Remembering Michael Oxley: Anti-Fraud Congressman
What is Sarbanes without the Oxley?
Everything and more if we continue to fight fraud with a vengeance. If ever there was a New Year’s resolution to be had, there’s no better time than now to kick anti-fraud efforts into high gear as a way to honour Michael Oxley.
The man who co-sponsored the landmark Sarbanes-Oxley legislation, requiring corporate executives to be accountable for company financials following the disastrous accounting scandals of Enron and WorldCom, has died at age 71.
The legislation had a bit of a rocky start. When the Enron scandal first unraveled in late 2001, followed by other stories, little was done at that time. Some hearings were held and a number of bills were introduced to address corporate misconduct. However, there were different beliefs between the Senate and the House of Representatives and White House on what to actually do about the issues and how to address the problems. At the time, it appeared that any effort was grinding to a halt.
Then in 2002, we learned of the next batch of scandals by WorldCom and Adelphia that inevitably did not have any positive outcome on the stock market. In fact, at a time when fall elections were looming on the horizon and everyone is scrutinizing your every move, Congress finally passed the Sarbanes-Oxley Act. President Bush, who had earlier expressed skepticism about some of the bill’s main provisions, signed the act into law on July 30.
There’s a section within Sarbanes-Oxley that gets us a little excited as it’s but one section of the legislation that aims at maintaining public trust, and that’s the implementation of whistleblower policies.
Section 301 of SOX requires public companies to establish effective programs and procedures for handling the concerns and complaints of whistleblowers. The section states that employees should be able to report financial and accounting misconduct, as well as fraud, without fear of retribution of any kind.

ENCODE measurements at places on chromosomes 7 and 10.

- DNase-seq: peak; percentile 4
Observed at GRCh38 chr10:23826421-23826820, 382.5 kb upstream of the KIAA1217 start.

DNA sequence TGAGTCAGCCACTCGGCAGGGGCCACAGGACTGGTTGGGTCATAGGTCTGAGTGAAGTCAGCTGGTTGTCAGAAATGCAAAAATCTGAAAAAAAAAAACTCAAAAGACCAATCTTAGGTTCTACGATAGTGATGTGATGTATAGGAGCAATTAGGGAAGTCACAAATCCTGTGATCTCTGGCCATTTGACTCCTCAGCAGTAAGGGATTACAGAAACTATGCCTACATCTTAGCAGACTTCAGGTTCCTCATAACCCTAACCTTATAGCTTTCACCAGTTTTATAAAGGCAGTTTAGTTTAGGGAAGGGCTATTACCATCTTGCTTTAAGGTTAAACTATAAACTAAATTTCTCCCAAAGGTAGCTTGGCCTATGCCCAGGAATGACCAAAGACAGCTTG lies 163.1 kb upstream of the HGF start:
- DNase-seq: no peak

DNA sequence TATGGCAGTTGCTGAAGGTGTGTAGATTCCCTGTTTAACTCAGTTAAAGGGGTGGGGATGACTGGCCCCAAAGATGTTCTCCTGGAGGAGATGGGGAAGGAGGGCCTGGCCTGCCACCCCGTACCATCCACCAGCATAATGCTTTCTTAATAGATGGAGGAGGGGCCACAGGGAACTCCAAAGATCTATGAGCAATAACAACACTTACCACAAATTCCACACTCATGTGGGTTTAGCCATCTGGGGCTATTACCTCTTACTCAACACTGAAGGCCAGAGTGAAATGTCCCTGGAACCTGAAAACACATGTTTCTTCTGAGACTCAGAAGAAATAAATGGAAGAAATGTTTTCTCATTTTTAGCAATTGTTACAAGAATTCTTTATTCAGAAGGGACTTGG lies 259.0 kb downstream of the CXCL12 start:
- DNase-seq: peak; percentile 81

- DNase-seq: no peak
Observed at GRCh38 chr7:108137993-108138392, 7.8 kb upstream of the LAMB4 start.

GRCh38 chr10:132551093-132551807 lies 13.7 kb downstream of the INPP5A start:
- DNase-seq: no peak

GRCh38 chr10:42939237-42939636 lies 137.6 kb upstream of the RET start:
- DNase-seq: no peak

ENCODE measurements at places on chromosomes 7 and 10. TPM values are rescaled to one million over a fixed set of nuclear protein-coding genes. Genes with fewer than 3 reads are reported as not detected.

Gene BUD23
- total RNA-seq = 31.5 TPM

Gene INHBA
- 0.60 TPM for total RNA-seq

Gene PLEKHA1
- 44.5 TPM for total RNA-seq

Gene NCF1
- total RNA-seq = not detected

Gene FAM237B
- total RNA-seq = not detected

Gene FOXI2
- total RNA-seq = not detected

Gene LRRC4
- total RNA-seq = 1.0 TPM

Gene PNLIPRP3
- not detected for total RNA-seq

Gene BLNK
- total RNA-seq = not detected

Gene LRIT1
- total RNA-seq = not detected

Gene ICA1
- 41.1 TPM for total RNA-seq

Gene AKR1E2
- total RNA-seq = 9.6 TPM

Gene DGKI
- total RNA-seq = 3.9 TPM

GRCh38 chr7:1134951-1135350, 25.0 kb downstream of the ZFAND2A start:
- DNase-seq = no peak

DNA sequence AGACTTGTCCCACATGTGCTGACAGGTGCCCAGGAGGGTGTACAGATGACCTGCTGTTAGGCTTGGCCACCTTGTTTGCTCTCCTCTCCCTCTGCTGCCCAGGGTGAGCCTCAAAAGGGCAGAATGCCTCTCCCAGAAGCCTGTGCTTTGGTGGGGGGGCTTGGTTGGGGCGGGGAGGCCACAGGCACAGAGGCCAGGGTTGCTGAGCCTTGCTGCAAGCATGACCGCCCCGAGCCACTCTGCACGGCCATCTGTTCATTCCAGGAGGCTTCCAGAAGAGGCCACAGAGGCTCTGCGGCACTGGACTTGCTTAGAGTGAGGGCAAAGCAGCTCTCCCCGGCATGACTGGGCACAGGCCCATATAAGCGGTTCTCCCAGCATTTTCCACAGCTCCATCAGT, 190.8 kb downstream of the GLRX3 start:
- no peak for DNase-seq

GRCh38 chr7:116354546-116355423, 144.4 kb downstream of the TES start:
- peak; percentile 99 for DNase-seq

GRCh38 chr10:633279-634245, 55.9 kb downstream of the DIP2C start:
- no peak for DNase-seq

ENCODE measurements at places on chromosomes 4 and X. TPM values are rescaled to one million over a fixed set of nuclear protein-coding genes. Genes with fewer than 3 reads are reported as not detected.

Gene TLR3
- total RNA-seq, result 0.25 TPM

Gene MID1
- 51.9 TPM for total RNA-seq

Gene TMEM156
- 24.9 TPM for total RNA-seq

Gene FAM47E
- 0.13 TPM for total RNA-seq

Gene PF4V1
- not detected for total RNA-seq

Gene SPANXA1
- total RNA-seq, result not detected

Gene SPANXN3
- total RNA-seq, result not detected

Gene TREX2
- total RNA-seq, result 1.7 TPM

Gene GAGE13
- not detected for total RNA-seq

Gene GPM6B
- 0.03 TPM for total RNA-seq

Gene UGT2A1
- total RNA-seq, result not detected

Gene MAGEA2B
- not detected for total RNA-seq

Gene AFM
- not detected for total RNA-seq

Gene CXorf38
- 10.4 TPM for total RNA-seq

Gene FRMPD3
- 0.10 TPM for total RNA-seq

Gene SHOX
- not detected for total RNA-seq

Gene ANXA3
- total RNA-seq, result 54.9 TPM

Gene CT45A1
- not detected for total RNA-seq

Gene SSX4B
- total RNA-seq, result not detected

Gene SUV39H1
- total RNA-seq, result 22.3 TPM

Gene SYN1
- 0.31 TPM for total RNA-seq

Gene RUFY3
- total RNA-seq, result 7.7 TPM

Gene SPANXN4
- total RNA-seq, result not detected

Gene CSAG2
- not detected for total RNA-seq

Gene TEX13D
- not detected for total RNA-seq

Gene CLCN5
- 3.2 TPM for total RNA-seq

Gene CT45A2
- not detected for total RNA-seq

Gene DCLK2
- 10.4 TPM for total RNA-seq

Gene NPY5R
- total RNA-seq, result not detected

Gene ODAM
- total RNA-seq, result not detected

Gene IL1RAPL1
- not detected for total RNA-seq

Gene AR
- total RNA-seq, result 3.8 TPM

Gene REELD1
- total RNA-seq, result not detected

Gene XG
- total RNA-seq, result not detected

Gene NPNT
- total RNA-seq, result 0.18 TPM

Of course the benefits of whistleblower programs aren’t just limited to publicly traded companies. We’ve seen the statistics scattered around the industry. Most fraud is uncovered by an anonymous employee tip. Anonymous third-party hotlines are a way to collect a great deal of insight into the inner workings of a company that may not normally be known to upper management. As well, we recently wrote about (here) how whistleblower hotlines are a great avenue to express ‘moral anger’, aimed at defending others and benefiting the greater good.
From 1969 to 1972, Oxley worked for the Federal Bureau of Investigation and became active in the Ohio Republican Party. He served in the Ohio House of Representatives from 1973 to 1981. He was elected a US Representative in 1981 in a special election to fill the vacancy caused by the death of US Representative Tennyson Guyer.
Oxley died on January 1st in McLean, VA, the cause non-small cell lung cancer, which can afflict non-smokers.
There’s been much progress over the years in the way of making companies and employees more accountable for their actions. Many organizations are acknowledging the downside of ignoring internal fraud, bribery and corruption and have implemented third-party programs. Others are still nursing their belief that the ‘it won’t happen to us’ mantra includes them.
But with the death of this highly important figure, who helped mold the existing financial and securities regulations we see today, should come a renewed effort from companies to step up their fight against fraud and other misconduct. It would be a shame to see Michael Oxley’s efforts be made in vain. Not many of us have the privilege of having our names associated with enacted laws that become part of our lexicon!